As I'm doing my usual Friday morning catch-up, it occurs to me that you might be interested in knowing a few things about me. You see me posting my art work fairly regularly on Facebook and my Pepper Portraits blog, but did you know that besides being a completely committed artist, I hold two part time jobs? Winning a few awards and getting published, does not guarantee a regular pay check. Nope, I go months sometimes without a sale. I'm married to a wonderful guy who pays most of the bills, but by no means makes enough money for me to do art 24-7. I have to at least cover groceries and vet bills, which with 2 older dogs and three cats, adds up, believe you me! So I continue to work as a vet assistant in a small animal veterinary practice. I've been working with vets since 2011- started in my 40's and still doing doggy yoga as I near 60. I feel like a thirty year old with no time to get old! My other job is a gallery portrait artist- picture framer -Girl Friday for a lovely little gallery, in a haunted brick building, in the small river town of Milford Ohio. There I teach portrait classes, frame picture, assist hanging shows and whatever else they might need of me.
I just finished two small paintings for a lovely client who wished to create the perfect gifts for her two children: table top original portraits of their two dogs. Each child chose a puppy fourteen years ago. They are now gray in the muzzle and a little slower, but otherwise healthy. The children, both in college, miss their pups. I spent a few hours one afternoon, photographing and getting to know the dogs, while also learning about the family and the mom. The photographs and expressions were chosen by her. We wished to capture each dog's personality in a tiny 5x7 head shot. This is not an easy task. In fact, a lot can be lost in one small tick of the pencil. I struggled with these. There was concern that the dog Ed, looking at the viewer and pleading to be petted, might appear to be giving dominant eye contact. Thanks to my husband's suggestion, a touch of dark to the eyebrow made the difference in the perceived expression. The other dog, Lucy held a strange pose which finally necessitated the inclusion of parts of her foreleg; otherwise her head would have seemed tipped over.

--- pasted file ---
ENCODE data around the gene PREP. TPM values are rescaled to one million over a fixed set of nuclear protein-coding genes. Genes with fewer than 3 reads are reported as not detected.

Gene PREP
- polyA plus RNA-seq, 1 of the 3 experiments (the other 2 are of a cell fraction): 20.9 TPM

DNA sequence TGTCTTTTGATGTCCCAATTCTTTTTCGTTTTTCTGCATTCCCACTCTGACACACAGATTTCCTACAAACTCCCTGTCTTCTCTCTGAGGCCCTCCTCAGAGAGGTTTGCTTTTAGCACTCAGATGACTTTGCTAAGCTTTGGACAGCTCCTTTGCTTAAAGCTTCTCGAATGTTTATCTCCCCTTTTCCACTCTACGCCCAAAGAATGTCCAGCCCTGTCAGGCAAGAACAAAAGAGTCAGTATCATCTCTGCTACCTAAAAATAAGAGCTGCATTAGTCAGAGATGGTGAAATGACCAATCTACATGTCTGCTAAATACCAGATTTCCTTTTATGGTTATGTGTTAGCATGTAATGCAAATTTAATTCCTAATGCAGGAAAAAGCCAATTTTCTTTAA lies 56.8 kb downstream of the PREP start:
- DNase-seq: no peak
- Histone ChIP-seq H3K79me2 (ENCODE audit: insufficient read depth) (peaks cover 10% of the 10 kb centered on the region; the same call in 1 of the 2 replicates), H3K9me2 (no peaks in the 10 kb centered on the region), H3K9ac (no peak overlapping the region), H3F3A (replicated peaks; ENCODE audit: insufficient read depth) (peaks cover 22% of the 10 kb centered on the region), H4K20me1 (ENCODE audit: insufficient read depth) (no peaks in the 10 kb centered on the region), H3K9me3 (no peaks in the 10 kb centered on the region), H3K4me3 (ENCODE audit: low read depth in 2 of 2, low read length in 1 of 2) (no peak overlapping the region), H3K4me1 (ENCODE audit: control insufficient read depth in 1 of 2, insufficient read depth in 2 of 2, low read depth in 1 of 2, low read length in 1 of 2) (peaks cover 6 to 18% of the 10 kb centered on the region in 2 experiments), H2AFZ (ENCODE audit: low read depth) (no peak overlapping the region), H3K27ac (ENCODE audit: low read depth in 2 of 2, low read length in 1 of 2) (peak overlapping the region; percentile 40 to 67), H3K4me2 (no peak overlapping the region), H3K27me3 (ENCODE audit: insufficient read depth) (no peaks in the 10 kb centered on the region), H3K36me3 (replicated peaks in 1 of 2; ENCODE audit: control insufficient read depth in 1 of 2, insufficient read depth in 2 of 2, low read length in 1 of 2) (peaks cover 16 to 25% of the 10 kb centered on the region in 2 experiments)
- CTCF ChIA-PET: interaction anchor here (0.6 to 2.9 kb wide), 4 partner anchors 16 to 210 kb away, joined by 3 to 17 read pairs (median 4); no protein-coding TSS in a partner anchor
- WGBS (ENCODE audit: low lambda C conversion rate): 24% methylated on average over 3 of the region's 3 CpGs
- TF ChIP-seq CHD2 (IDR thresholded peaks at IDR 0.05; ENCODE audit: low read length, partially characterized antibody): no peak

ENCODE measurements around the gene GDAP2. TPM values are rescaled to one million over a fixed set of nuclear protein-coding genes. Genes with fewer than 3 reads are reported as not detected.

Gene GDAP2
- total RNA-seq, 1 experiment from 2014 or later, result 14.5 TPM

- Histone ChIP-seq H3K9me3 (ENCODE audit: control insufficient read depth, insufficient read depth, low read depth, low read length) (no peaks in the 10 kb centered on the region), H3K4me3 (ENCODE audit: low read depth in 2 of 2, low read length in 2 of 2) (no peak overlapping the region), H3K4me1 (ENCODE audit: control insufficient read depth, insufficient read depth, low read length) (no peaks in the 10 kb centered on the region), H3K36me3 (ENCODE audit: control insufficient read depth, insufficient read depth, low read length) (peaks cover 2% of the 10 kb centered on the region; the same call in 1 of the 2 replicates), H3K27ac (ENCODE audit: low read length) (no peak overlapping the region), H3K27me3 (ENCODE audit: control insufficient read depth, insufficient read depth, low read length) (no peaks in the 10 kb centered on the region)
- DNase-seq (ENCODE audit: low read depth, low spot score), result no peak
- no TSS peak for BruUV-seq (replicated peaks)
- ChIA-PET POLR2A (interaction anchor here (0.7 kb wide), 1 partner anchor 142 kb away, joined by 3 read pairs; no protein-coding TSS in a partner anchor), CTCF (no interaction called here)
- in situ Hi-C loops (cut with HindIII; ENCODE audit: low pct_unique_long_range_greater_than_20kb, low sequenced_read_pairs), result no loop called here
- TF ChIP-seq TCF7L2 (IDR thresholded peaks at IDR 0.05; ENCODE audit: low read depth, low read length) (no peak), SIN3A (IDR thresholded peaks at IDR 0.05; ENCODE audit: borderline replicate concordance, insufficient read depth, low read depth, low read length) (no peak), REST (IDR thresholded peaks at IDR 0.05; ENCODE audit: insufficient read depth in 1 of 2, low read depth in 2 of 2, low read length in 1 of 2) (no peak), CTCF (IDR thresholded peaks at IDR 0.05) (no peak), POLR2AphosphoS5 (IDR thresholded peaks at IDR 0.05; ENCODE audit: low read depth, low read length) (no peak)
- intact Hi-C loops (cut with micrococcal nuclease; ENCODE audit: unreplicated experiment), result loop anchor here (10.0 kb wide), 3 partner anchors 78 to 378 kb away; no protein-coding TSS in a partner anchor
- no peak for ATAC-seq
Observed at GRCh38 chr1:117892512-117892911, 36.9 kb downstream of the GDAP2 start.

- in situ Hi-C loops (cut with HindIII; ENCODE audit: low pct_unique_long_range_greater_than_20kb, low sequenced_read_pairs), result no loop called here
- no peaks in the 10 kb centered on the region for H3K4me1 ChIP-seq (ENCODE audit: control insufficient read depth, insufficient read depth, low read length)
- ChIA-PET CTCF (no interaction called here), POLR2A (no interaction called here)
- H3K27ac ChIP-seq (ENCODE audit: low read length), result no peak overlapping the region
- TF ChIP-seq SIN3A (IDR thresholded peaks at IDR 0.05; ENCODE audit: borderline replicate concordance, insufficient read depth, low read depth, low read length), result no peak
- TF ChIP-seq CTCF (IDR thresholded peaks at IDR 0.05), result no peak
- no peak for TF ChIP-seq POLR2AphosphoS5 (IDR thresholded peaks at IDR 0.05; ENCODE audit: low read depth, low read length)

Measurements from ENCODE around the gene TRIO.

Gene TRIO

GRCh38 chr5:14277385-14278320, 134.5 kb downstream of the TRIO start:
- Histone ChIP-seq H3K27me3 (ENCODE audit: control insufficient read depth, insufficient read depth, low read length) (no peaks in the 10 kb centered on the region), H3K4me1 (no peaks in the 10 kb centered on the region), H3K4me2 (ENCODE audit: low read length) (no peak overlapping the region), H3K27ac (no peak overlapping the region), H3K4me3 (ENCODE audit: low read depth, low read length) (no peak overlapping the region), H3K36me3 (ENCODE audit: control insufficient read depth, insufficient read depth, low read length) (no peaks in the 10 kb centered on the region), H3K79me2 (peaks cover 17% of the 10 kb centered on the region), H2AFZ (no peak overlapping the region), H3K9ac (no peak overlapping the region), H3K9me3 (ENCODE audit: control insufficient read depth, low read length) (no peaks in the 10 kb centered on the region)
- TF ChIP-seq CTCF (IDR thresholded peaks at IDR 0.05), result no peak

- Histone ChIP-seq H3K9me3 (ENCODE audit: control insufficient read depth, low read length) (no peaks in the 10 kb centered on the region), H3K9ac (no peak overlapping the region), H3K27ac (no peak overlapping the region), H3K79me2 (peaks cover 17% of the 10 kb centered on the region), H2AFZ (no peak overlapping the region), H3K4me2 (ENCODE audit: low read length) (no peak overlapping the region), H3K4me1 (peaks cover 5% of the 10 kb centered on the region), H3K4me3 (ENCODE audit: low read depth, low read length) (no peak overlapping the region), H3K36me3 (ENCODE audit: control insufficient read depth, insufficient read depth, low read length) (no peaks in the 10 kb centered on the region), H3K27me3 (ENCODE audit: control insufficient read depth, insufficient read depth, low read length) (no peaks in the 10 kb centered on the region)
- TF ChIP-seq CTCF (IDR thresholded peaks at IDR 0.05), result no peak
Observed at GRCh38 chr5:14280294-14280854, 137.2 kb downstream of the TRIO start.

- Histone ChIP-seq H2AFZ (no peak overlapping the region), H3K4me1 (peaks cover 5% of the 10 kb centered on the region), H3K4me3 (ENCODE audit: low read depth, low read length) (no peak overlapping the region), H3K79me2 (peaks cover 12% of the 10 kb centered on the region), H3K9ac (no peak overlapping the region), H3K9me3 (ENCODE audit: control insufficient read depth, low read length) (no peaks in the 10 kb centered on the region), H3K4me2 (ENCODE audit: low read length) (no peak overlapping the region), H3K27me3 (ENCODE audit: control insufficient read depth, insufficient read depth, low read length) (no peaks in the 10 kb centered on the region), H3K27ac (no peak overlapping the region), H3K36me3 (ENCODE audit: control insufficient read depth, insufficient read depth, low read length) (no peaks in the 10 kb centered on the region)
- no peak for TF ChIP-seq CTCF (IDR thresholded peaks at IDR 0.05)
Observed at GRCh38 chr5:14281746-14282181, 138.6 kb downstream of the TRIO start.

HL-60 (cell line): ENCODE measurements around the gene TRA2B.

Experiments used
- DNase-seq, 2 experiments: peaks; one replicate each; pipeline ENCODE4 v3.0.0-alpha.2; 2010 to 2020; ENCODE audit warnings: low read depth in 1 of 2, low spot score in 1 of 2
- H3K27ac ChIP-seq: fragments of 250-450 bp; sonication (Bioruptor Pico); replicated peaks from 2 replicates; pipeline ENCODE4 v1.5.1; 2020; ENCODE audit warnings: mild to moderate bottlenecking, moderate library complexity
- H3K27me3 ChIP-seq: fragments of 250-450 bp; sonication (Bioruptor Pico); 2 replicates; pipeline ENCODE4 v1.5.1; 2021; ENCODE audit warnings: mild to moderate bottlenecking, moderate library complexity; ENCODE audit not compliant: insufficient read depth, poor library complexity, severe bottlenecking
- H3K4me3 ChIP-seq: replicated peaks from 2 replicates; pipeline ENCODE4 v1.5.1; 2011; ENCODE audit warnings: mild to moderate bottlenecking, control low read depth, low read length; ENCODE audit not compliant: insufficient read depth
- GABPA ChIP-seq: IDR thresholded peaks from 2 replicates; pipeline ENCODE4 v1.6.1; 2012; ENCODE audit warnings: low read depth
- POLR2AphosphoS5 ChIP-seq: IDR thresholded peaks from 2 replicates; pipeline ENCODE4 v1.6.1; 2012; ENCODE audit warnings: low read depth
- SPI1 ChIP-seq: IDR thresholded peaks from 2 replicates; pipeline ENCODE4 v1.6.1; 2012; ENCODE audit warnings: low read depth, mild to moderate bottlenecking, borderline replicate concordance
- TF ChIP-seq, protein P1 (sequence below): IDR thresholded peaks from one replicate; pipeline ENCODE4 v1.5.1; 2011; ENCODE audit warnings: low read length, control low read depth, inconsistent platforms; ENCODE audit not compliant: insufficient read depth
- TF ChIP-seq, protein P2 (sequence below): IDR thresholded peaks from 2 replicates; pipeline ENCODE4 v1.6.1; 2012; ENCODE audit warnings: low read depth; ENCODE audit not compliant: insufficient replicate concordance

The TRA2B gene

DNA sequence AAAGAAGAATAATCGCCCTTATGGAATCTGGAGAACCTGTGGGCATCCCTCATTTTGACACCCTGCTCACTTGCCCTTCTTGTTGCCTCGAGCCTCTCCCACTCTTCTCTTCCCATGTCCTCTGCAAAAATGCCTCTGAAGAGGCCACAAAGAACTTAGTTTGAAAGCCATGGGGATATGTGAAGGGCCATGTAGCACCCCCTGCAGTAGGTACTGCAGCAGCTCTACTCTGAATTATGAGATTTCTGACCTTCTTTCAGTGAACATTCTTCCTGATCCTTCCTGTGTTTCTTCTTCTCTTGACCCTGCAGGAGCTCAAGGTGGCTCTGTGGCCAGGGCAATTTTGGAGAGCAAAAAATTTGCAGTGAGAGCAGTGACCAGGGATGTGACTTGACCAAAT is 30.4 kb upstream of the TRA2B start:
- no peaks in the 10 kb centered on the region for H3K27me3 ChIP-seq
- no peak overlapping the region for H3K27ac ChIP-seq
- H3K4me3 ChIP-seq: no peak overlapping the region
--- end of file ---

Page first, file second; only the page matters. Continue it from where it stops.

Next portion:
I decided to use colored linen mat as the surface to give these a painterly feel. Lucy, who is mostly black, is painted on a dark blue mat and Ed, who has a lot of browns and reds, is on a red mat. Using colored mat board, even if completely covered with pigment, is similar to an under paint wash and provides tone.
When my client finally saw the finished pieces she was completely satisfied. This is a blessing, because I never know what a client will think until they have the art in hand. Now I can relax for a bit and paint something new, something BIGGER.
I used mostly Prismas and Luminance cp's with mineral spirits on 100% rag mat board. I'm almost sad I darkened the foreground. It's hard to know what to do once you have taken the plunge. Even if you photo shop values into the comp during the designing stages, there's the perspective and "reality"aspect. Would I leave a detailed background and a blank foreground? Wouldn't that be odd? My thought was that subtle roughed in details and shadowy earth tones would support the portrait without busying it up too much. What do you think?
Lucy is coming along. Her coat colors are a gigantic challenge. I have hundreds of colored pencils rolling around on the drafting table! The use of mineral spirits was crucial. Tweaking will come later. I am going to set this aside for a little while to work on something else. Plenty left to do, but I'm "Artist blind."
I'm having a little trouble with my rag mat board surface holding up to all the color pencil layers. One thing I've found: odorless mineral spirits when allowed to over saturate breaks down my surface. I've since switched back to good old regular mineral spirits, but the damage was already done. -Came close to starting all over, but was able to dip and dab color where needed. The detailing is just about impossible. Working fixative allows a little repair. Otherwise, the piece is coming along. I will never return to odorless mineral spirits. Thank goodness for windows and fans!
Maize and Blue, 11x14" colored pencil on linen.Read More